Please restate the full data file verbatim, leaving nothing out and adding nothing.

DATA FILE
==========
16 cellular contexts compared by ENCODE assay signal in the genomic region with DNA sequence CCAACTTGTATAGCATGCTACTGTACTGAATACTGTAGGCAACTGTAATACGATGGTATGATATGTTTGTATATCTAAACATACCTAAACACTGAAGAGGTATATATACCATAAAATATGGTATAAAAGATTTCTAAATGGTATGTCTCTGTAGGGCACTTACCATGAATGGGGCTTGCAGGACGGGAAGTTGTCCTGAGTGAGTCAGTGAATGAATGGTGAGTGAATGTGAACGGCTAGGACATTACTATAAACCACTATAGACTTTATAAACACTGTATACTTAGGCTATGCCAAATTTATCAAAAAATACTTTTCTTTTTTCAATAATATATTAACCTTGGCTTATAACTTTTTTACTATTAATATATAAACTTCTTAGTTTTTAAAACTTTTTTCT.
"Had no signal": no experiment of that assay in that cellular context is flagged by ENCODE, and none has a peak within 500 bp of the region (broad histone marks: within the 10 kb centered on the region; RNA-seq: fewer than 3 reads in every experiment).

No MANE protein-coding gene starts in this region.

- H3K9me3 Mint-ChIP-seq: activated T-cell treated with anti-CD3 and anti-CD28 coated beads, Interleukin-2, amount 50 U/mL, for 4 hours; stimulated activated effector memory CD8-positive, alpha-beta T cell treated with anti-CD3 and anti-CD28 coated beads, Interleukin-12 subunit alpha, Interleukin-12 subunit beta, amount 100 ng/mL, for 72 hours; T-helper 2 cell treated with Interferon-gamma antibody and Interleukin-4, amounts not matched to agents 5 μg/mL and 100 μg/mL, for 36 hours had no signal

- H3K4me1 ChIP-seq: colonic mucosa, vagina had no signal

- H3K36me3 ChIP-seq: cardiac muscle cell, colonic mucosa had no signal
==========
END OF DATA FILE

16 cellular contexts compared by ENCODE assay signal in the genomic region with DNA sequence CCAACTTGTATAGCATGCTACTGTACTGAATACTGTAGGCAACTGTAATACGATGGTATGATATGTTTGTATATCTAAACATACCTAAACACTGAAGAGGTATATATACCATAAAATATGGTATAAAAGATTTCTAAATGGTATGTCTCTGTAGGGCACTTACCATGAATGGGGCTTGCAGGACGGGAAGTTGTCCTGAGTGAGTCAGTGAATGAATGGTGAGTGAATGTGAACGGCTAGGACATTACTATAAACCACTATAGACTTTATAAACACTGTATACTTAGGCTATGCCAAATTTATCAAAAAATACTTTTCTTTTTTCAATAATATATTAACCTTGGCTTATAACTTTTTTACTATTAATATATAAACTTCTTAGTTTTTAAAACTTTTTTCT.
"Had no signal": no experiment of that assay in that cellular context is flagged by ENCODE, and none has a peak within 500 bp of the region (broad histone marks: within the 10 kb centered on the region; RNA-seq: fewer than 3 reads in every experiment).

No MANE protein-coding gene starts in this region.

- H3K9me3 Mint-ChIP-seq: activated T-cell treated with anti-CD3 and anti-CD28 coated beads, Interleukin-2, amount 50 U/mL, for 4 hours; stimulated activated effector memory CD8-positive, alpha-beta T cell treated with anti-CD3 and anti-CD28 coated beads, Interleukin-12 subunit alpha, Interleukin-12 subunit beta, amount 100 ng/mL, for 72 hours; T-helper 2 cell treated with Interferon-gamma antibody and Interleukin-4, amounts not matched to agents 5 μg/mL and 100 μg/mL, for 36 hours had no signal

- H3K4me1 ChIP-seq: colonic mucosa, vagina had no signal

- H3K36me3 ChIP-seq: cardiac muscle cell, colonic mucosa had no signal